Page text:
Perhaps the most powerful aspect of LiveCode is the ability to write a small tool or application in a matter of minutes. Even large scale projects can be completed in a fraction of the time it would take to write them in one of the traditional languages. But how can you make your tool or application different to all the others out there? Welcome to the world of 'skinning'! LiveCode makes it easy to transform your application into a rich, visually appealing tool in a few very simple steps.
Our Basic Application
First lets skin the buttons. LiveCode allows you to associate a number of images to a button. This is done using the properties palette of the button in the 'Icons & Borders' section. We will use two of these associations in this tutorial:
Icon - The image displayed in the button's default state
Hover Icon - The image displayed when the mouse is moved over the button
Next we need to choose two images, a standard state and a rollover state for each button. To associate them to a button, we have to import them as controls to the stack. A standard way to do this is to create another card, in this case a second card called images, onto which we import the images.
The images in this tutorial were produced in Photoshop, but there are many places where great icon sets can be purchased and even applications that let you build your own icons. Note: You must use images that have transparent edges for this tutorial to work, .png and .gif files are ideal.
Go to File > Import as control > Image File
and import all the images you will use in your stack.
Note: All the images used in this lesson are contained in the zip file associated with the lesson, the images can be found in the button images folder.
We can now return to the 'player' card and associate all of the images to the buttons. Open the properties palette of the first button and select 'Icon & borders'.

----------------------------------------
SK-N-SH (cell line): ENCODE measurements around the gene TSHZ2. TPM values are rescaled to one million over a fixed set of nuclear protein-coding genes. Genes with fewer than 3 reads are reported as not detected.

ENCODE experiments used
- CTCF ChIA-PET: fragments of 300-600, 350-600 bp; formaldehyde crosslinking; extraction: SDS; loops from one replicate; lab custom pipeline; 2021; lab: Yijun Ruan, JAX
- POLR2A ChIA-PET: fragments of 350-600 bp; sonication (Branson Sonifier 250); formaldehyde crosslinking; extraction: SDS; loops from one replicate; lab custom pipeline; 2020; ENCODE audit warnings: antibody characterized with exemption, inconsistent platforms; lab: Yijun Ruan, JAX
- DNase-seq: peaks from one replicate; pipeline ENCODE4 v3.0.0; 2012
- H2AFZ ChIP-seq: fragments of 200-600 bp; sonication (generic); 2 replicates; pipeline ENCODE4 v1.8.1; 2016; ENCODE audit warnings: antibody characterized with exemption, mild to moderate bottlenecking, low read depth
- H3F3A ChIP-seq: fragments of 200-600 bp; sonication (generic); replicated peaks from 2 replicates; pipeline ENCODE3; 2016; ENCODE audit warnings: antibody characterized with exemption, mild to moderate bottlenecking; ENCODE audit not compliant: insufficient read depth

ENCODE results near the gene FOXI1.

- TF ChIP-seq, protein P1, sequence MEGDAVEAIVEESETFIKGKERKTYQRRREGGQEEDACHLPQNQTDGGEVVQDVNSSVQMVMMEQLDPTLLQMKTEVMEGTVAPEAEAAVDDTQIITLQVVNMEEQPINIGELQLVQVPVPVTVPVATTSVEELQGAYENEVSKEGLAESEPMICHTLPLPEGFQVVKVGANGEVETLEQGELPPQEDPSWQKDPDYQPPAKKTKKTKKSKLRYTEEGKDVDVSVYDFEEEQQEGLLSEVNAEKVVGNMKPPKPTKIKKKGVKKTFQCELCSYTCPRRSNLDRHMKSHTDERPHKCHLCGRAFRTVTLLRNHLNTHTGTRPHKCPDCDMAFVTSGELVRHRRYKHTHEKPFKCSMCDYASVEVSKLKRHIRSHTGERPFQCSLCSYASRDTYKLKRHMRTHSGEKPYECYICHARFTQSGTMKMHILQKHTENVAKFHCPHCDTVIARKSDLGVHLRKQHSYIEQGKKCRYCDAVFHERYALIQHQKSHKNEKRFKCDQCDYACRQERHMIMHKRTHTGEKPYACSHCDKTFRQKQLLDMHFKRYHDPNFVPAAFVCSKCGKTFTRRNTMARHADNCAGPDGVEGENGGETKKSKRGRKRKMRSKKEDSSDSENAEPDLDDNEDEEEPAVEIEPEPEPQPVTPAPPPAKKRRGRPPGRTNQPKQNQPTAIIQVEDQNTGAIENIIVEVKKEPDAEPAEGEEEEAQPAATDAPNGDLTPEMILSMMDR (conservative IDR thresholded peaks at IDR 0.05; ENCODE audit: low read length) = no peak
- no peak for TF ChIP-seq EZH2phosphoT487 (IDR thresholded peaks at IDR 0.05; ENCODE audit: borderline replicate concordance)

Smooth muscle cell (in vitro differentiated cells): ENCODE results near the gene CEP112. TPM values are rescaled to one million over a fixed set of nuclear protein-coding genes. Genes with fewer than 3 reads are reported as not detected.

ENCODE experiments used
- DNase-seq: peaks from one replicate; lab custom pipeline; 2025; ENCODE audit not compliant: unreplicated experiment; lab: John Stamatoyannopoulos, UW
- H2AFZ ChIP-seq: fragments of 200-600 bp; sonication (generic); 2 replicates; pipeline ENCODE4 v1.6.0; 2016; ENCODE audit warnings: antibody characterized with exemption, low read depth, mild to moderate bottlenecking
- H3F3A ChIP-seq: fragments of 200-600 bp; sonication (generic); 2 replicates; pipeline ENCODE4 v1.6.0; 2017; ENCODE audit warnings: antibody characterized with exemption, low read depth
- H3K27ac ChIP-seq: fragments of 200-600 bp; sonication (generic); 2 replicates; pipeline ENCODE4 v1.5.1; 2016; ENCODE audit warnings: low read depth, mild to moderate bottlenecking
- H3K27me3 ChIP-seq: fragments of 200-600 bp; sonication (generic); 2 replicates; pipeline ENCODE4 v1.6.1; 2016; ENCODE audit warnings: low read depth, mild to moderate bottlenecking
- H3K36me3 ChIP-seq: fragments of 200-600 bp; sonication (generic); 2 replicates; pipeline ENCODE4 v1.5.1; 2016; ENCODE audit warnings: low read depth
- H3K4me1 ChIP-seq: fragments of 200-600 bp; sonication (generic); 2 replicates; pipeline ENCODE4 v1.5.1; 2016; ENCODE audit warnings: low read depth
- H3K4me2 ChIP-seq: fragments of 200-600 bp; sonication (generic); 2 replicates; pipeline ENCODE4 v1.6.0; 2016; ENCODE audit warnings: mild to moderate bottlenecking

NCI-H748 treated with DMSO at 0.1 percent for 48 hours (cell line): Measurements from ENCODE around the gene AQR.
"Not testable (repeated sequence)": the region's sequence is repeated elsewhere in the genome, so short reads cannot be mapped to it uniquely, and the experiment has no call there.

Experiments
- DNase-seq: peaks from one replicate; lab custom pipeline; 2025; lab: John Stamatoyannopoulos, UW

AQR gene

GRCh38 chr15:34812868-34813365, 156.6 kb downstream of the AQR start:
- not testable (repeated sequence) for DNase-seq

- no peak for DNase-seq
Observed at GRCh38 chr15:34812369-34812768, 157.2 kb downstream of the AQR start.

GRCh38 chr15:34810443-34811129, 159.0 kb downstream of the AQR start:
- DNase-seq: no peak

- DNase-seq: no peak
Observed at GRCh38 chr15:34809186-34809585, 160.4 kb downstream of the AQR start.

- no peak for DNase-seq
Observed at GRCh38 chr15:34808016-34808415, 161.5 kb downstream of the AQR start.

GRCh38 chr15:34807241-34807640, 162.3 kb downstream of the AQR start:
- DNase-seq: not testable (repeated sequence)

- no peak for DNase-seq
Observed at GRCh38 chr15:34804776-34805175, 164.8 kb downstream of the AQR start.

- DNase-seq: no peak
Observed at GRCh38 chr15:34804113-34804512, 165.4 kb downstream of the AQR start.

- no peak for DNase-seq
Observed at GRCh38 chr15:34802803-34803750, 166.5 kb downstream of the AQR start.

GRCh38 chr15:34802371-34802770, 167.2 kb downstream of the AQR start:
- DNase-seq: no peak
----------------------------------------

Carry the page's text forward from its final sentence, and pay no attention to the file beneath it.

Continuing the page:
* Click on the wand to the right of the Icon field which will open the image chooser.
* From the pull down menu, select 'This Stack' which will display all images located anywhere within this stack, including our 'images' card.
* Then choose the image you want as the standard state for the button.
Repeat these steps for the hover state by clicking on the wand to the right of the 'Hover Icon' field and then repeat the whole process for each button on the remote control.
Setting button properties
To make the buttons blend into the background we have to alter one or two of the buttons basic properties.
In the buttons properties palette, select 'Basic Properties' from the pull down menu and change the style of the button to 'Transparent Button' and uncheck the 'Show name' property.
In the 'Icons and Borders' pane turn off the checkboxes for Three D, Border and Hilite Border and set the Border Width to 0.
Then resize the buttons so you can see the whole image and spread them out.
Like buttons, it is possible to associate an image with a stack. We do this in a similar way to the skinning of buttons but the stack will take on the shape and transparency properties of the image.
* Import the image as a control, this time to the main card.
* Bring up the images property inspector and select 'size and position' from the menu.
* Set the layer of the image to 1
Now open the stack inspector. Select 'basic properties'. You will notice a property called Shape which has a wand button just like the 'icon and borders' of the buttons. Use it to select the image you have just imported.
Your stack should now be the same shape as the image. You may need to line up both the background image and your buttons to the new window shape.
You will notice that you no longer have access to the minimize and close stack buttons available in a normal window panel. Create two buttons, one to close the stack, the other to minimize it. Set the script of the close button to
the script of the minimize button to
set the iconic of this stack to true
And there you have your fully skinned remote control.